Ben Kaufman (2007) sold Mophie in August of 2007 and began developing Kluster, a platform designed for group decision making and measuring influence. It's Kluster that drives Quirky, the social product development company that Kaufman launched in June 2009. Quirky develops one new product a week and shares the revenue with the influencers who helped develop each product. Since launch, Quirky has collaboratively developed 46 new products, hit threshold on 16 (the trigger that sends a product into production) and raised $6 million dollars in series A financing led by RRE (also an investor in Venmo, on this year's list.)
In June, ModCloth (2009) closed a $19.8 million of funding led by Accel Partners. The company is opening a new headquarters in San Francisco and a supply chain office in Los Angeles. The money, says CEO Eric Koger, will also go towards purchasing more inventory to meet demand and developing new applications to build upon the site's Be the Buyer feature, which allows customers to vote on which new styles the site should sell. "Normally, designers make production decisions based on the commitment of the buyer, and everyone's just guessing what the customer might want," Koger says. "We hope to create change in the way they do business."
The founders of fast-growing College Hunks Hauling Junk (2008), Nick Freidman and Omar Soliman, now have 30 franchisees. They've also appeared on ABC's Shark Tank as well as Bravo's Millionaire Matchmaker and they will soon be published authors. Effortless Entrepreneur: Work Smart, Play Hard, Make Millions (Three Rivers Press) is scheduled to hit the bookshelves on September 7.
More book news: Tina Wells of Buzz Marketing Group (2008) published her third book this year. Mackenzie Blue: Friends Forever (Harper Collins, 2010) continues the adventures of Wells' scrappy tween heroine, first introduced in two previous books in 2009.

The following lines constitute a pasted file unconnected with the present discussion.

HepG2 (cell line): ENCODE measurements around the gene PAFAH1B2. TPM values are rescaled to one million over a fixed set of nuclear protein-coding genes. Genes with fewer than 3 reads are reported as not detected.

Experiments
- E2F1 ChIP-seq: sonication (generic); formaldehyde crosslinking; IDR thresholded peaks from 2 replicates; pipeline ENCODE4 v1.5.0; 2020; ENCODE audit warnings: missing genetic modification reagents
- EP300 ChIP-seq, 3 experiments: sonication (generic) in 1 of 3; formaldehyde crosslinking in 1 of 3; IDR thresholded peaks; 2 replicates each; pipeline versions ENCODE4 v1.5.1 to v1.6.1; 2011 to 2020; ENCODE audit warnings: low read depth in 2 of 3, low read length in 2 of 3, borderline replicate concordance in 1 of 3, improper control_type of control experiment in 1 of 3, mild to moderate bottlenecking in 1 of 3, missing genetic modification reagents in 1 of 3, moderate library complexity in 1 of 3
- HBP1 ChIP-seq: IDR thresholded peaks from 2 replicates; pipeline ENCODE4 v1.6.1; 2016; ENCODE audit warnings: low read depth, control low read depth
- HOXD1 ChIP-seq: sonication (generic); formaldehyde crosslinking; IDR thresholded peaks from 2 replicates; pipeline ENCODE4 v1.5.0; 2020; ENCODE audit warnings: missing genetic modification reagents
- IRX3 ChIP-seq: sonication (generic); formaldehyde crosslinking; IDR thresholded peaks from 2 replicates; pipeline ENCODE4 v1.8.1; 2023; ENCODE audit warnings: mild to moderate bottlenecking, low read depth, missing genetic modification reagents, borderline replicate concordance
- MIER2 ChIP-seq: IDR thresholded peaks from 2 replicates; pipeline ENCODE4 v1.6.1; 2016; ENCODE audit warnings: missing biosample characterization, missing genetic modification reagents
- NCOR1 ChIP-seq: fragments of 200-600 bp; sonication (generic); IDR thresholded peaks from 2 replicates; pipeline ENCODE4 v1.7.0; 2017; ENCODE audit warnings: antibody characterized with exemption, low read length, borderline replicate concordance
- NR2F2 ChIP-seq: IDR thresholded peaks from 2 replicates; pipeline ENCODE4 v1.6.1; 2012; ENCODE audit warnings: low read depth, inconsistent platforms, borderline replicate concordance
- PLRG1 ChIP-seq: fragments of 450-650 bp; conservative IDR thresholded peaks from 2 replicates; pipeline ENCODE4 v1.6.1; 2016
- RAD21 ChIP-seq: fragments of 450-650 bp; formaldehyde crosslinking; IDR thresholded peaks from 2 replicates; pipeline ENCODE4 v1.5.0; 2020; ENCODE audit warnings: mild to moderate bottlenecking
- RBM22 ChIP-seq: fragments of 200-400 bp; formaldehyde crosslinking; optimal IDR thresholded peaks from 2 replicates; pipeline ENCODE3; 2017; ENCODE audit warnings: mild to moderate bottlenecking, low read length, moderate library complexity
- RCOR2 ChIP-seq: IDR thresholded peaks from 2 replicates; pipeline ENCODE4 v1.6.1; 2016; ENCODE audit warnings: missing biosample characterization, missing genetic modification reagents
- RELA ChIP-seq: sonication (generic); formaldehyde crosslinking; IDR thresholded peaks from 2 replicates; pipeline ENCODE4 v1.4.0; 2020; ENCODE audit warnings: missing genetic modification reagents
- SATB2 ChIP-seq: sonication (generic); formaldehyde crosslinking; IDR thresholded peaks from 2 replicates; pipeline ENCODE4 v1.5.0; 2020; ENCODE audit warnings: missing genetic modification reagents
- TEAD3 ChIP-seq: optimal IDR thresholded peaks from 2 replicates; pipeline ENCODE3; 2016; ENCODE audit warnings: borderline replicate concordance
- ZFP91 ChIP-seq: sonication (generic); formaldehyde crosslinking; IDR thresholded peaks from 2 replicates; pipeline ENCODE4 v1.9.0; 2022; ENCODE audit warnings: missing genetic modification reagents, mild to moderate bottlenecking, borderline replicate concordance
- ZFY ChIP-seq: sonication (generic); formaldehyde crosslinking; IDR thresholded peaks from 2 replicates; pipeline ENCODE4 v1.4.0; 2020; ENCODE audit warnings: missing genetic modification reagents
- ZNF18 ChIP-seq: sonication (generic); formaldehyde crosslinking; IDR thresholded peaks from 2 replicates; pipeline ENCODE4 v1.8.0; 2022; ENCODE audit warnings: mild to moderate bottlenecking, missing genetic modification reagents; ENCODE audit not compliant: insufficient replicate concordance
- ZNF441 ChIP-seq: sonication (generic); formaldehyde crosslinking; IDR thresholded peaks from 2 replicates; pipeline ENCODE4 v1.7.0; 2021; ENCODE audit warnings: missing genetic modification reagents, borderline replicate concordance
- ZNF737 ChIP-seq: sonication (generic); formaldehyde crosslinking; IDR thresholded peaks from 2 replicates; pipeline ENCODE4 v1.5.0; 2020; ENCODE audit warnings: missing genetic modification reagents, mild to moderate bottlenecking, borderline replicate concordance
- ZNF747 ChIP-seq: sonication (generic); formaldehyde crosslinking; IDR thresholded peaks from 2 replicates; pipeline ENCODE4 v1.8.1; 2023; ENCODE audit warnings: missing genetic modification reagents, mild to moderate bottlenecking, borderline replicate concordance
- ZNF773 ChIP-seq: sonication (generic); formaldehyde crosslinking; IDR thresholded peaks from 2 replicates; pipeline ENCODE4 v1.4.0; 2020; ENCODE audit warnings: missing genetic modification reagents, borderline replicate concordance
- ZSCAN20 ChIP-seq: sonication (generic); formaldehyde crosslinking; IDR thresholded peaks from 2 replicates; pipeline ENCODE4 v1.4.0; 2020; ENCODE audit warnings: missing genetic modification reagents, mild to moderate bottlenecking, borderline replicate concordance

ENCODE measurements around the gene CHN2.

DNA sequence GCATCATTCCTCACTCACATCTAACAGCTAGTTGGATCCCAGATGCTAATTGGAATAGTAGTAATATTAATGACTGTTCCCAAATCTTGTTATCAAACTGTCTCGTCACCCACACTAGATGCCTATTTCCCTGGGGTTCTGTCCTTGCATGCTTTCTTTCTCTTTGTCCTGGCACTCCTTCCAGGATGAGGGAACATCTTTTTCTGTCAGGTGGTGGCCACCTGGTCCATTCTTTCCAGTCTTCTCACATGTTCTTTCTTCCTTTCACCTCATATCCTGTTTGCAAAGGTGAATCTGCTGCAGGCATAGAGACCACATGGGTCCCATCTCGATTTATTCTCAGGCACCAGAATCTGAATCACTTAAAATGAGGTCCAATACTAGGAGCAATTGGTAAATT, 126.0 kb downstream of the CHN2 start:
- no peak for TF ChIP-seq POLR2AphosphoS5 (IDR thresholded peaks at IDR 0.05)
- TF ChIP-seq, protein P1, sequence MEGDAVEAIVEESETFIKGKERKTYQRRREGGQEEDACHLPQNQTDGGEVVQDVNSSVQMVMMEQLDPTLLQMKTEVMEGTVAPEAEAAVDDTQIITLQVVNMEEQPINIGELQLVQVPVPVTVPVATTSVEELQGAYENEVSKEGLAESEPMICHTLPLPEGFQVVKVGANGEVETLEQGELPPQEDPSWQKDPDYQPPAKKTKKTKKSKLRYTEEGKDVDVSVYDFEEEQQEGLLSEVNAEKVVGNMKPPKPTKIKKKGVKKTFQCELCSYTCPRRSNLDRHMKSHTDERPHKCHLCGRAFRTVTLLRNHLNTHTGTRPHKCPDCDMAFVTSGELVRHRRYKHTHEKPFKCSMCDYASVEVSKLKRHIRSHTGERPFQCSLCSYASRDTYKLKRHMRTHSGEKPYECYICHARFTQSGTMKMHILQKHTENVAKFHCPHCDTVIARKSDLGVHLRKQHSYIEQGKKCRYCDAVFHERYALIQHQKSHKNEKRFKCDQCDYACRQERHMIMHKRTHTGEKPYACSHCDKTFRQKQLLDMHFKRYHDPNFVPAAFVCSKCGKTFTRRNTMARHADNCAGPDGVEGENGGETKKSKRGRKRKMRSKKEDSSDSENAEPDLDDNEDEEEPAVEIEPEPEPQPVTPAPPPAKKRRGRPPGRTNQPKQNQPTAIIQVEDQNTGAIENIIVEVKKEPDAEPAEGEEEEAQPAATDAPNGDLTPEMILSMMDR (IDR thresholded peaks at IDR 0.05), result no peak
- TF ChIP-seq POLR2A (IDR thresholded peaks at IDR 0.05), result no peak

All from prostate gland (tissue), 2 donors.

Teen advice guru Josh Shipp of Hey Josh (2009) will publish The Teen's Guide to World Domination (St. Martin's Griffin) on August 17. Shipp also says his new television show, Jump Shipp, will begin airing on Halogen in January.
TerraCycle's Tom Szaky (2006) will star in a new reality show called Garbage Moguls, scheduled to air on the National Geographic Channel in August. TerraCycle began international expansion in 2009 and is now operating in the UK, Canada, Brazil, Mexico, Ireland and France. The company's latest "upcycling" project: Working with Colgate to collect used toothbrushes and toothpaste tubes that will be turned into toothbrush holders or makeup.
Jodie Snyder and Danielle Snyder, the founders of jewelry maker Dannijo (2009) just opened a new showroom in Manhattan's meatpacking district, hired three new employees, launched a line of iPhone accessories, and is in the process of launching a signature DANNIJO backpack purse for fall.
Nicolas Thomley of Pinnacle Services (2006) recently acquired two small failing companies which contributed to Pinnacle's continued growth. The company also received LEED Gold certification on its new corporate headquarters making it one of the most sustainable buildings in Minnesota. In mid-April, Thomely left the company in the hands of his management team to take a sabbatical in Italy. 'I ran with the bulls yesterday in Pamplona, Spain,' he wrote to us last week. "It was fantastic!'
Bobby Kim and Ben Shenassafar of The Hundreds (2008) report that 'over the past two years our company has doubled in sales.' They're opening their third store in New York City next month and they've also launched a footwear brand. 'Even though things have slowed down, we're still finding ways to grow,' says Shenassafar.